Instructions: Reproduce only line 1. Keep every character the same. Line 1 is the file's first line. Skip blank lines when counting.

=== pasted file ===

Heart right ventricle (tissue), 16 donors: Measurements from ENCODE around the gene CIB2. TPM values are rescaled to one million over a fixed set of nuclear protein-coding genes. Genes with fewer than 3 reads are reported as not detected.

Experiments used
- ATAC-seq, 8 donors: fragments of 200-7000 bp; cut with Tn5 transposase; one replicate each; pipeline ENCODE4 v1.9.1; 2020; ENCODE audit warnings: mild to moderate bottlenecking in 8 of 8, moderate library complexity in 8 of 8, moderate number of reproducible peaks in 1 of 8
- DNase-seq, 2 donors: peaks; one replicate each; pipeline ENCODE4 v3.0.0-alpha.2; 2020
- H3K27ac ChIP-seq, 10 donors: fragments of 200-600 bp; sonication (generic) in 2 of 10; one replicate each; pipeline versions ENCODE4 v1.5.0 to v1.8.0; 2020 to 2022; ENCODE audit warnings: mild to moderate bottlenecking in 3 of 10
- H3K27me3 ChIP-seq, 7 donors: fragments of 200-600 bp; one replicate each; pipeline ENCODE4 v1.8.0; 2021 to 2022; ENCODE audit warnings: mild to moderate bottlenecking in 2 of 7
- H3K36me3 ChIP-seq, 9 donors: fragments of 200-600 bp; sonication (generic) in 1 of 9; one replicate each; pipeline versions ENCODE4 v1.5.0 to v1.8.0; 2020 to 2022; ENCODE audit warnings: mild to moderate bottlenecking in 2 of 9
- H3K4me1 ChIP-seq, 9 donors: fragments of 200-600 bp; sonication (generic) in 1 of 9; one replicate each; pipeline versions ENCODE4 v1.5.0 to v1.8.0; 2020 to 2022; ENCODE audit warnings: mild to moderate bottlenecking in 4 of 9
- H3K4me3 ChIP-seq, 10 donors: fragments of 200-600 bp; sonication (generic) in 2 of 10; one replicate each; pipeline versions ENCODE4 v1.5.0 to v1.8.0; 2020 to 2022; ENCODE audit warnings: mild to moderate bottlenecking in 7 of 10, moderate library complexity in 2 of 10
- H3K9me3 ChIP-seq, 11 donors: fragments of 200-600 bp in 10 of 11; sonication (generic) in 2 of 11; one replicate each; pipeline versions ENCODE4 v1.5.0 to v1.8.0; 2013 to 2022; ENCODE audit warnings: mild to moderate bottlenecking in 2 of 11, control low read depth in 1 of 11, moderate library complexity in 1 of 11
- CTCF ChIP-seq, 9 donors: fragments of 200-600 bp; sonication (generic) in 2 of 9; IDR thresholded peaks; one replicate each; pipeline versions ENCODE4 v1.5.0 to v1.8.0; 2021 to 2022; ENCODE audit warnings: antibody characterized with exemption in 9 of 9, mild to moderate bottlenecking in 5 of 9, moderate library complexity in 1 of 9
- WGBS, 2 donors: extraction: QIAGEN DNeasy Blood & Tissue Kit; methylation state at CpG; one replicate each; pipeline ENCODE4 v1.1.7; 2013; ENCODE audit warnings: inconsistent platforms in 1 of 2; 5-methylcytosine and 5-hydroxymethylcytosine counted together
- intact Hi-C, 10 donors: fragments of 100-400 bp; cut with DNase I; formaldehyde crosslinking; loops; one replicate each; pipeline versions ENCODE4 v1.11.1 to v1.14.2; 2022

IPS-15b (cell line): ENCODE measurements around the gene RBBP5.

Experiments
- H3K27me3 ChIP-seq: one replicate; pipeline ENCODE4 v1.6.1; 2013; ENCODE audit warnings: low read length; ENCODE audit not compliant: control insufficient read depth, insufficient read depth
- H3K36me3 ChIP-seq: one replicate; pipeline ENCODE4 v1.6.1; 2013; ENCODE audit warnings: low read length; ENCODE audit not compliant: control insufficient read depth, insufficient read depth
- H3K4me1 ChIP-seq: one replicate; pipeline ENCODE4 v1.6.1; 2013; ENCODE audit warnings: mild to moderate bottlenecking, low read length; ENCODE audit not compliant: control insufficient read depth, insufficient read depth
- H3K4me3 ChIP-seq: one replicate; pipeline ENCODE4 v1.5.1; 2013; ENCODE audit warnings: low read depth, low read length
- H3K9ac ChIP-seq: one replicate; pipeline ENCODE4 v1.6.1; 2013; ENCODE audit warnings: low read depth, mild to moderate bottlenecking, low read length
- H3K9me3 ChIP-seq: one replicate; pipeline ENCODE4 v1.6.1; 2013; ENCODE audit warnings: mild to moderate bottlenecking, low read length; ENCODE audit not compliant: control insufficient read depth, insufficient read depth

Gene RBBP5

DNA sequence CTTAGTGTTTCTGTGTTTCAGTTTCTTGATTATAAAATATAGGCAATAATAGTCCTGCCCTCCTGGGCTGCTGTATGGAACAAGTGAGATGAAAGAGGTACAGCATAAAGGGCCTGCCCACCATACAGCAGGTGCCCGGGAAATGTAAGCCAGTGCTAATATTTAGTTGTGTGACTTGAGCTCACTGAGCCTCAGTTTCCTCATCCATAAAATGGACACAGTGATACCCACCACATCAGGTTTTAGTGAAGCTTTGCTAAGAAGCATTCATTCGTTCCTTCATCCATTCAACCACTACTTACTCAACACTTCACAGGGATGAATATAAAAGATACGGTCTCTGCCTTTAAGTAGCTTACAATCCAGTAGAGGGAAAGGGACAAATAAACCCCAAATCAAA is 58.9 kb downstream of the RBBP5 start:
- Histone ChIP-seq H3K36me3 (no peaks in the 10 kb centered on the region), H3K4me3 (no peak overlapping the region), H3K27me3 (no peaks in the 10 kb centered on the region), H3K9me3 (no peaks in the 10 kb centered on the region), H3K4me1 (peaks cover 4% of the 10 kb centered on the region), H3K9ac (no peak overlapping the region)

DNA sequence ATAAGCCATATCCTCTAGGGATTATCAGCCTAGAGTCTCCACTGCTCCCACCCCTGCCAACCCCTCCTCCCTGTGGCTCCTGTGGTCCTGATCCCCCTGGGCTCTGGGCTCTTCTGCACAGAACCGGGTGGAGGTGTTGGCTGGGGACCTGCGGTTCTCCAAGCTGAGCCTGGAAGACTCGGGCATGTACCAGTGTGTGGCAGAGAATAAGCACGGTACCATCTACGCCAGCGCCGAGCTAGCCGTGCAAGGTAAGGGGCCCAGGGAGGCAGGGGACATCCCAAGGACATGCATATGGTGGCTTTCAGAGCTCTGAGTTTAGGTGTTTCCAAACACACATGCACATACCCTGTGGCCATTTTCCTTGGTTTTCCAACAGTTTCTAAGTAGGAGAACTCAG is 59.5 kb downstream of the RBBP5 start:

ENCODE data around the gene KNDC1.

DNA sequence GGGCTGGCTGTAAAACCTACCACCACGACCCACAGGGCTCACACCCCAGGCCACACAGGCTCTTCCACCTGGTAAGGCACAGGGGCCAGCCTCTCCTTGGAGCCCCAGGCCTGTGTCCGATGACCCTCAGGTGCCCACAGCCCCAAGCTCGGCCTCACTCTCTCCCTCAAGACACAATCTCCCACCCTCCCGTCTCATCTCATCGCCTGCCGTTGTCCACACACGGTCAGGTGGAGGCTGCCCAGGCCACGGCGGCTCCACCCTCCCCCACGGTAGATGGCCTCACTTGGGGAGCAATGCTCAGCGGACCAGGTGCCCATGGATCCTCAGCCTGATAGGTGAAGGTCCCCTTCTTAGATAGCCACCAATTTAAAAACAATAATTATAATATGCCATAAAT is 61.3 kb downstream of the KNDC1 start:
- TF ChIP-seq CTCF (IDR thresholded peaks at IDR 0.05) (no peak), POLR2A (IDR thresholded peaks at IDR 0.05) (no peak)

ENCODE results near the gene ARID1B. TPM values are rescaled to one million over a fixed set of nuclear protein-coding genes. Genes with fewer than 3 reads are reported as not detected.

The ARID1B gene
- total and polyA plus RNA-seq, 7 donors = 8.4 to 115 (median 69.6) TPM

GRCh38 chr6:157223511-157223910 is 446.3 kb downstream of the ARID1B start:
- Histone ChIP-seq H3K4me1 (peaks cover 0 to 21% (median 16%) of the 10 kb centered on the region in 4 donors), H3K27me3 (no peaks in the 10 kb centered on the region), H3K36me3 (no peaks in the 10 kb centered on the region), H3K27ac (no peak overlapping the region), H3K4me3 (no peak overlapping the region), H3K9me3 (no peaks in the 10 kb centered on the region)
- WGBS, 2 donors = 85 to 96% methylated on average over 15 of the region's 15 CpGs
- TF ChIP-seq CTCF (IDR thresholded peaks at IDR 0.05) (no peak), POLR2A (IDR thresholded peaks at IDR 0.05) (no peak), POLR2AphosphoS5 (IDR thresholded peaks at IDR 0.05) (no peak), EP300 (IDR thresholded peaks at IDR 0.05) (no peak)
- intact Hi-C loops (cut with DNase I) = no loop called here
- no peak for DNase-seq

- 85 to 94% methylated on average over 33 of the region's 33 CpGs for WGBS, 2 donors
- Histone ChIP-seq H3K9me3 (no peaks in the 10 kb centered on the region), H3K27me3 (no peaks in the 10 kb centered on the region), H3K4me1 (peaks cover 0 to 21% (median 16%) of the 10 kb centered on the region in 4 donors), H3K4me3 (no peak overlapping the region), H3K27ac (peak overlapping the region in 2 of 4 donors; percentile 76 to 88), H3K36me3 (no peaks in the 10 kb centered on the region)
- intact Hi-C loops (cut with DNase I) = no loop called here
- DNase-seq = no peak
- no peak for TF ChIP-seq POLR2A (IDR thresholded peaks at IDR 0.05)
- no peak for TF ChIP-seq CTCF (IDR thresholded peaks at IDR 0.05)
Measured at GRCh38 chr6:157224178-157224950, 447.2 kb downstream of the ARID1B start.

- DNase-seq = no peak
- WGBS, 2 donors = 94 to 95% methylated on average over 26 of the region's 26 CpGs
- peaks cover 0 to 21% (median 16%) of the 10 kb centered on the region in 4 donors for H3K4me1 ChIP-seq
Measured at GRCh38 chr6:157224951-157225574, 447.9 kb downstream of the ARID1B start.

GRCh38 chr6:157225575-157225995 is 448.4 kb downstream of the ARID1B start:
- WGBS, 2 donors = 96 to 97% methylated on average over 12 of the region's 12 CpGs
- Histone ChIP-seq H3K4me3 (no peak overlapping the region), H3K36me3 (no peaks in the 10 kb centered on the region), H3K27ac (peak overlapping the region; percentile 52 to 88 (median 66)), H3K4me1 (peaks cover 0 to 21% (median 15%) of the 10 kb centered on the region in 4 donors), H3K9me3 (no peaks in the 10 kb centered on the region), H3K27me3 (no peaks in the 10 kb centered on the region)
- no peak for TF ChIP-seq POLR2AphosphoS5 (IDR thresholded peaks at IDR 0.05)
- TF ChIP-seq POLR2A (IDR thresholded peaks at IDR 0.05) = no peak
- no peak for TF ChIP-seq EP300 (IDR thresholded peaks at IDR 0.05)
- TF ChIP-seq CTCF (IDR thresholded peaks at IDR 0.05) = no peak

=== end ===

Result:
Heart right ventricle (tissue), 16 donors: Measurements from ENCODE around the gene CIB2. TPM values are rescaled to one million over a fixed set of nuclear protein-coding genes. Genes with fewer than 3 reads are reported as not detected.